The Thin Line Between Health and Disease: Determining the Effects of Climate Change on Amphibians’ Skin Microbial CommunitiesEPA Grant Number: F13B20412
Title: The Thin Line Between Health and Disease: Determining the Effects of Climate Change on Amphibians’ Skin Microbial Communities
Investigators: Muletz, Carly Rae
Institution: University of Maryland - College Park
EPA Project Officer: Lee, Sonja
Project Period: September 2, 2014 through September 2, 2016
Project Amount: $84,000
RFA: STAR Graduate Fellowships (2013) RFA Text | Recipients Lists
Research Category: Academic Fellowships , Fellowship - Biological Sciences
Objective 1: Determine how different temperatures (13 °C, 17 °C and 21 °C) affect the skin bacterial community on red-backed salamanders, Plethodon cinereus, and their susceptibility to disease over time. Objective 2: Determine how exposure to a fungal pathogen (Batrachochytrium dendrobatidis, Bd, implicated in worldwide amphibian decline) affects the skin bacterial community on P. cinereus over time. Objective 3: Determine if there is a relationship between changes in the skin bacterial community due to temperature and disease susceptibility.
A laboratory experiment will be conducted with 84 red-backed salamanders, using temperature (13 °C, 17 °C, 21 °C) and disease treatments (pathogen+, pathogen-) in a full factorial design (N = 14 per treatment). All salamanders will be swabbed at collection (Day 0) and thereafter at each swabbing event (every 2 weeks) until the end of the experiment at Day 100. The mass and length of each individual will be measured at each swabbing event to determine salamander body condition. On Day 40, all salamanders will be exposed either to the fungal pathogen Bd or to a sham following standard procedures. DNA will be extracted from swabs to determine Bd infection load (using quantitative PCR) and bacterial diversity (using high-throughput sequencing of the 16s rRNA gene). The QIIME pipeline and several packages in R will be used to perform multivariate analyses.
As temperature increases, it is expected that the number of bacterial spe- cies will decrease, including anti-Bd bacteria, selecting for only a subset of the bacterial taxa with higher temperature optima (homogenization), which will increase in abundance. Functionally important anti-Bd bacteria will be identified from a database of bacteria found on salamander skin that kill Bd in culture. As temperature increases, salamander susceptibility to Bd infection is expected to increase (in pure culture, Bd typically grows similarly between 13 and 21 °C). Salamander susceptibility to Bd infection and associated disease will be determined by comparing salamander body condition, survival and pathogen load among treat- ments. Increased salamander susceptibility to Bd infection is expected to correlate to a reduction in (entire and anti-Bd) bacterial richness and abundance. It is assumed that temperature does not affect salamander immunity, because research indicates that Bd paralyzes amphibians’ immune responses regardless of temperature.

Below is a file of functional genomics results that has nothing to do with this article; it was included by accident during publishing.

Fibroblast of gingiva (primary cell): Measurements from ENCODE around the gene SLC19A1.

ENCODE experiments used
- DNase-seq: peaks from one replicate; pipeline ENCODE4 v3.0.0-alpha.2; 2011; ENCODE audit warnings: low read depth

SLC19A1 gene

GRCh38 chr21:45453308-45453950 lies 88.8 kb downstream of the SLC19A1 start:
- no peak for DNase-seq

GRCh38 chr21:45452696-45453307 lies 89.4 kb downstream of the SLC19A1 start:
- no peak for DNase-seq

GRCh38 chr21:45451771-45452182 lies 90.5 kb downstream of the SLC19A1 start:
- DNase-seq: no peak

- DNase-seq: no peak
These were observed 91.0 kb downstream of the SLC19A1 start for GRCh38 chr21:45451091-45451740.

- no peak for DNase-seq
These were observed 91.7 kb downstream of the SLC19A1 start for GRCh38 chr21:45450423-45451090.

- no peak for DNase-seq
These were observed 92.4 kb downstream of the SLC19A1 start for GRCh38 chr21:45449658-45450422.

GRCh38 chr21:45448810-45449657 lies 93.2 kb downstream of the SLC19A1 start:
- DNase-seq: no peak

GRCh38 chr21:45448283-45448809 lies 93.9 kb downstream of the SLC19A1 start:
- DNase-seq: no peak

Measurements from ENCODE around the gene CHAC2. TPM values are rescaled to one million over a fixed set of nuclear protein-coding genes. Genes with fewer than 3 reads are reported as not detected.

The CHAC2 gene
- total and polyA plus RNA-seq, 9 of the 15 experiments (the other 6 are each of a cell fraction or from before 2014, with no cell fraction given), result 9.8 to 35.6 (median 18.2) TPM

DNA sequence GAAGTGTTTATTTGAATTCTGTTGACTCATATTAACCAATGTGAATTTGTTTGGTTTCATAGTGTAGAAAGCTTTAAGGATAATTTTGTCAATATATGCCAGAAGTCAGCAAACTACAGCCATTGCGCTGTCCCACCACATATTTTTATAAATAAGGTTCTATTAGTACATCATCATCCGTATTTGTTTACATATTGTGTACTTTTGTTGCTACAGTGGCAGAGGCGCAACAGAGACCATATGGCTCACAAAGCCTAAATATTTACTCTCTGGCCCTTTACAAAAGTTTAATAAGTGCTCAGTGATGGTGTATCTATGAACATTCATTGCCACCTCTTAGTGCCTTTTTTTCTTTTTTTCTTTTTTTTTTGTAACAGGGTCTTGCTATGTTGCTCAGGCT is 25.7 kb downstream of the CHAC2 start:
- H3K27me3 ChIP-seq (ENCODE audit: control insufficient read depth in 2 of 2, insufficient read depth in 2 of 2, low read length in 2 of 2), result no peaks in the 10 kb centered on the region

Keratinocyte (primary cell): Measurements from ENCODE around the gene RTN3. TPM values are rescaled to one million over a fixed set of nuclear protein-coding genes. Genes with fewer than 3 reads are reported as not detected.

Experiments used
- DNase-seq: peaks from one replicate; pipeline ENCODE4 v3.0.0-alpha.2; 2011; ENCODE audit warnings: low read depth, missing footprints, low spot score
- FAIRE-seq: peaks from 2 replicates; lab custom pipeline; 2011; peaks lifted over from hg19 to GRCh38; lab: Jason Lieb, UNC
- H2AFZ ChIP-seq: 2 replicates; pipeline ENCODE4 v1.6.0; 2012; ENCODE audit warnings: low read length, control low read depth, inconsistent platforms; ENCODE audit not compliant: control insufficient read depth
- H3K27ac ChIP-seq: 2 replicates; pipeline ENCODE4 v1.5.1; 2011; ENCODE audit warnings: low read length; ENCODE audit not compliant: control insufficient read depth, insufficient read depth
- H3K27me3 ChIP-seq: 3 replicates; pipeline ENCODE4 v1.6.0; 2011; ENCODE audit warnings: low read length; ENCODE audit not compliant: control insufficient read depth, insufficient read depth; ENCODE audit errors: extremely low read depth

Potential to Further Environmental/Human Health Protection
Knowing how woodland salamanders and their associated bacteria will respond to temperature changes and pathogen exposure, especially in hotspots of biodiversity like the Appalachian Mountains, is important for planning management actions and understanding how ecosystem functions may change. Knowing how bacterial community structure influences disease outcome in amphibians is important for developing a broader understanding of how resident bacteria on animal hosts (including humans) influence disease outcome of the host.